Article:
At the same time, nations in Asia, Europe, and the Middle East have recognized this trend in faculty mobility and are creating opportunities at research institutes to attract senior faculty and the brightest students. Korea, Singapore, and Switzerland have been particularly adept at developing this type of center, he noted. “The intent is to entice researchers and students with a strong focus and long-term sustained support,” said Chameau. “This issue of long-term sustained support is something to think about with regard to the U.S. engineering research centers.” In Chameau’s opinion, there is an opportunity for U.S. agencies and research universities to consider joint leadership with foreign institutions that are currently driving the creation of such centers. “Universities could integrate their campuses into research networks by building upon the aspirations of faculty and students who are already doing this on their own,” he explained.
He also reiterated Krishna’s and O’Sullivan’s statements that corporations, particularly in Asia, the Middle East, and Europe, have become active participants in, and even drivers of, the creation of these new research centers, even more than they may have been in the past with the ERCs. Today, companies are becoming involved not only in defining the research scope of these centers, said Chameau, but are also bringing new partners to the table and participating in the research mission from the very inception of these centers. One positive result of the private sector’s increasing role in center formation, he added, is that there has been an improvement in resolving conflicts of interest and developing commercialization and disclosure policies. In addition, the centers have been given more of a mandate to play a strong role in knowledge transfer and economic development, so much so that the goal of driving innovations and technology transfer have become the vision of these centers and essential components of their design. This is much different from the way universities have been structured in the past. An important aspect of this mandate that Chameau sees playing out in the United States, as well as in his current location in Saudi Arabia, is that centers are actively nurturing and leveraging the entrepreneurial spirit and innovative mindset of students.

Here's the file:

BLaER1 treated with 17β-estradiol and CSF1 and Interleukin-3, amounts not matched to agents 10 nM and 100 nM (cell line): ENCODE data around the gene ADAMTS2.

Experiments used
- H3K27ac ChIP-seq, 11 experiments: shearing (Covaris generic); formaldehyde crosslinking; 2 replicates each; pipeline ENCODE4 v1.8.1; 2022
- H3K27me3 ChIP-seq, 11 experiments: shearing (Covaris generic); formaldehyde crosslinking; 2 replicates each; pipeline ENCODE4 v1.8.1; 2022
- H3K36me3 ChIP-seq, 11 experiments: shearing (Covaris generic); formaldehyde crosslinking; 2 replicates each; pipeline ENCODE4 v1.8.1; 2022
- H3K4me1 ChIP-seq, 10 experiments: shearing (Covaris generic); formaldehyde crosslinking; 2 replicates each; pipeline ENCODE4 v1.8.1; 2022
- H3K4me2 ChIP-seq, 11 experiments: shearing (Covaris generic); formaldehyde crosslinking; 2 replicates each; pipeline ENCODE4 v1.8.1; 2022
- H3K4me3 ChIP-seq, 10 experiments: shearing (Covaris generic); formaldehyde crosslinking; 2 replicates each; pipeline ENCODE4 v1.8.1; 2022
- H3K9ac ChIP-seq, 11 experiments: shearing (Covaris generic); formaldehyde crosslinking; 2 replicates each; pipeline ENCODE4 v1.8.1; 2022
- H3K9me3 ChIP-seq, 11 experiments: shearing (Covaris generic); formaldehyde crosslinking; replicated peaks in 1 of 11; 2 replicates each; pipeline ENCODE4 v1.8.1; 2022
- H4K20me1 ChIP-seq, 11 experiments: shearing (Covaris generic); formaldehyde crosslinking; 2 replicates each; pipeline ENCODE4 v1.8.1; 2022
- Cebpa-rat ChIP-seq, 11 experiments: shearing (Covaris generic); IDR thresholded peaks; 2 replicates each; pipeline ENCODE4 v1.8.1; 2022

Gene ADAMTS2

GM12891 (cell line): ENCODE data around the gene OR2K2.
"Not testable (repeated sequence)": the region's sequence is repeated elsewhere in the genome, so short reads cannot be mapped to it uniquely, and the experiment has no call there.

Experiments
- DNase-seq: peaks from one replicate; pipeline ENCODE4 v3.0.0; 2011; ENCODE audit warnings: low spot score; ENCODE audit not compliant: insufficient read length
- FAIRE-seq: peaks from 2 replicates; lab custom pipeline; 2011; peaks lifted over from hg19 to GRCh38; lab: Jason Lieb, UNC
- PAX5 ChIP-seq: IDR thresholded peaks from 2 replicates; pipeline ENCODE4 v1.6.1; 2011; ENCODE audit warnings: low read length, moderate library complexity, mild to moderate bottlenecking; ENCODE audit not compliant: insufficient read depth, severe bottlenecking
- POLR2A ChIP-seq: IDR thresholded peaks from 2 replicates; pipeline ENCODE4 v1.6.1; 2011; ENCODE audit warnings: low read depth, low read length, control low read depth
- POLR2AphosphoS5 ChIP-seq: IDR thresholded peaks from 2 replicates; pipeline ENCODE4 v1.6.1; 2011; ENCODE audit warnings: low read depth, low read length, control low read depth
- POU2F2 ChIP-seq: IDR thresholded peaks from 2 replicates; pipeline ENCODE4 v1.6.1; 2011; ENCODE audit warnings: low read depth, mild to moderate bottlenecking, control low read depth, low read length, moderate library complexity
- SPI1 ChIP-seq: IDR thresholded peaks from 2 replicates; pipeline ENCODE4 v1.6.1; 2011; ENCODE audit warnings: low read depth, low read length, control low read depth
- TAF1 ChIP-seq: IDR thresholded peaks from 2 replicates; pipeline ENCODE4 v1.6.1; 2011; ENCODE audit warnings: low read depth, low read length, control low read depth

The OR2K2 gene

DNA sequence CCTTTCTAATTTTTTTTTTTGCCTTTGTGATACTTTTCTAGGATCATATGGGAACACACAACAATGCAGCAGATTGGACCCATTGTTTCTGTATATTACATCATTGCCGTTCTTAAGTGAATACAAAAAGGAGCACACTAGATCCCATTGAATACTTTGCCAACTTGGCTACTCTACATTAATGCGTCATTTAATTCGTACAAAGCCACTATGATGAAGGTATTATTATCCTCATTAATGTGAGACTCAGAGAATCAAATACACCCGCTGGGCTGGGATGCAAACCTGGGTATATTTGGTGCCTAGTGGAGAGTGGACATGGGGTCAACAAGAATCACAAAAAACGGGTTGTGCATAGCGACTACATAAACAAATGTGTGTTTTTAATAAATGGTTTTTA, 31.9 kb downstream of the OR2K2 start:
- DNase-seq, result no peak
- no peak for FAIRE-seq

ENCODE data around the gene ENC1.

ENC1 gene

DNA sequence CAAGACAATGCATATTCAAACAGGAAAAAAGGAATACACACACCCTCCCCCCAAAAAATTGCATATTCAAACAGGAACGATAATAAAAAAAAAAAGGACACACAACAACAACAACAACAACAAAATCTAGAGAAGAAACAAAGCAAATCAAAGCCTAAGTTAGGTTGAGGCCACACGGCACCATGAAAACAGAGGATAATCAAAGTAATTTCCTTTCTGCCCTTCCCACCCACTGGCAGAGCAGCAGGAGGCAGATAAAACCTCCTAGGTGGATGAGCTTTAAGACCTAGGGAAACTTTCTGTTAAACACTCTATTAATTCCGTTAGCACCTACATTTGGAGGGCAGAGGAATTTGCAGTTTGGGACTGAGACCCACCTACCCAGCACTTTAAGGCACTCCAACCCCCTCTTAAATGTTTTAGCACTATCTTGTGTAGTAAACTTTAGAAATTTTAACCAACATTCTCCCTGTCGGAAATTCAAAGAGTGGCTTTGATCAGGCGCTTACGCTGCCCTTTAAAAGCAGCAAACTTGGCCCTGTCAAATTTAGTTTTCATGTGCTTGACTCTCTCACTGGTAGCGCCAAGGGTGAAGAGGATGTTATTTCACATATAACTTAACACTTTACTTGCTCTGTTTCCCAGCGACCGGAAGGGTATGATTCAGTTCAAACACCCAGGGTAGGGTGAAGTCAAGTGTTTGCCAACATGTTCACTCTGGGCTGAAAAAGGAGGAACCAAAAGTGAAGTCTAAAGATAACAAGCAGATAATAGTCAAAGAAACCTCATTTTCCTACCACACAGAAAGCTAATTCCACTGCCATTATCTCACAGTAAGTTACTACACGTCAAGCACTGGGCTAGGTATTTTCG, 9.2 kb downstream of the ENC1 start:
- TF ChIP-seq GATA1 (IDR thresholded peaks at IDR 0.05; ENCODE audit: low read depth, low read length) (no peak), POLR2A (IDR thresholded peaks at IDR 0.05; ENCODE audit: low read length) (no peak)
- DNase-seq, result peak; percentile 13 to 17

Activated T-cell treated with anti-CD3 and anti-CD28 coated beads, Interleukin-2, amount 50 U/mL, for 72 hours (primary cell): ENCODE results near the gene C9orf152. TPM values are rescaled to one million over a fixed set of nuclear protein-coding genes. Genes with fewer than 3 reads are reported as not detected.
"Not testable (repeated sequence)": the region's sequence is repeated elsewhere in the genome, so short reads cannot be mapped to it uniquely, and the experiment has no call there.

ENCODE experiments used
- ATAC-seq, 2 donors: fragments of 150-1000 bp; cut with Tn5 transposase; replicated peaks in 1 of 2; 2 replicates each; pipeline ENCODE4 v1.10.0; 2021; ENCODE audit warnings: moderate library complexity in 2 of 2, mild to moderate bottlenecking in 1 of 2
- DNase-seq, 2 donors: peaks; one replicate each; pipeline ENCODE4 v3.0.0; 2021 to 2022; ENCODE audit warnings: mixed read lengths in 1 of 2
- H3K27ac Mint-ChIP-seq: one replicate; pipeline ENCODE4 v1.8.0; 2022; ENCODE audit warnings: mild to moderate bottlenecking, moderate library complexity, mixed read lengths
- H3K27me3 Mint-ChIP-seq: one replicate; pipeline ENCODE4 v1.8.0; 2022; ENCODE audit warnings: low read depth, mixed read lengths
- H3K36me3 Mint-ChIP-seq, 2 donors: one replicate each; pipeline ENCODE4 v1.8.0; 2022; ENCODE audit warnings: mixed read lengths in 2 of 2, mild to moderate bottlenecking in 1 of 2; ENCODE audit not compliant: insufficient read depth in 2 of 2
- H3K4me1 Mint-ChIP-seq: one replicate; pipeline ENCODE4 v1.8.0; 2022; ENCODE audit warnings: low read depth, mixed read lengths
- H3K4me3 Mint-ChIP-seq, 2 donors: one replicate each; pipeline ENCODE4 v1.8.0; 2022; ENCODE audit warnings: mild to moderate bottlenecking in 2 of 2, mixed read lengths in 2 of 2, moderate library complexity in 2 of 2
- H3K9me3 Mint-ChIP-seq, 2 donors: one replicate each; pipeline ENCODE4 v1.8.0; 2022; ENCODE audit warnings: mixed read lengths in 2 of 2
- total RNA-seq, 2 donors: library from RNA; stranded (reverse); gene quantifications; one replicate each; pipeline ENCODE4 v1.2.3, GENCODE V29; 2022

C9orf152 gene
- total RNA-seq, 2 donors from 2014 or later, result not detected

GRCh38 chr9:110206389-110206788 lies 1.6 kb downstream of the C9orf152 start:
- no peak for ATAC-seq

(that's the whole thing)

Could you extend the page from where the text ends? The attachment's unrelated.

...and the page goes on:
International partnerships, with funding from both industry and national research agencies, are becoming more prominent in the newest generation of centers, said Chameau. In Europe, this has created a more reassuring environment for faculty with regard to sustainable funding, which in turn is enabling these centers to acquire the best equipment and attract better-quality researchers. Yet even with the creation of these new centers and more sustainable funding streams, the United States, in his opinion, is still regarded as the place that researchers want to be because of the amazing track record of U.S. institutions and agencies, including NSF. As a result, the United States has a great opportunity to focus on the grand challenges that O’Sullivan listed, which transcend national boundaries, and to be the leader in promoting joint investment in research and human capital worldwide. “I think the NSF could take a strong leadership role and get the benefits, including financial support and resource sharing,” said Chameau.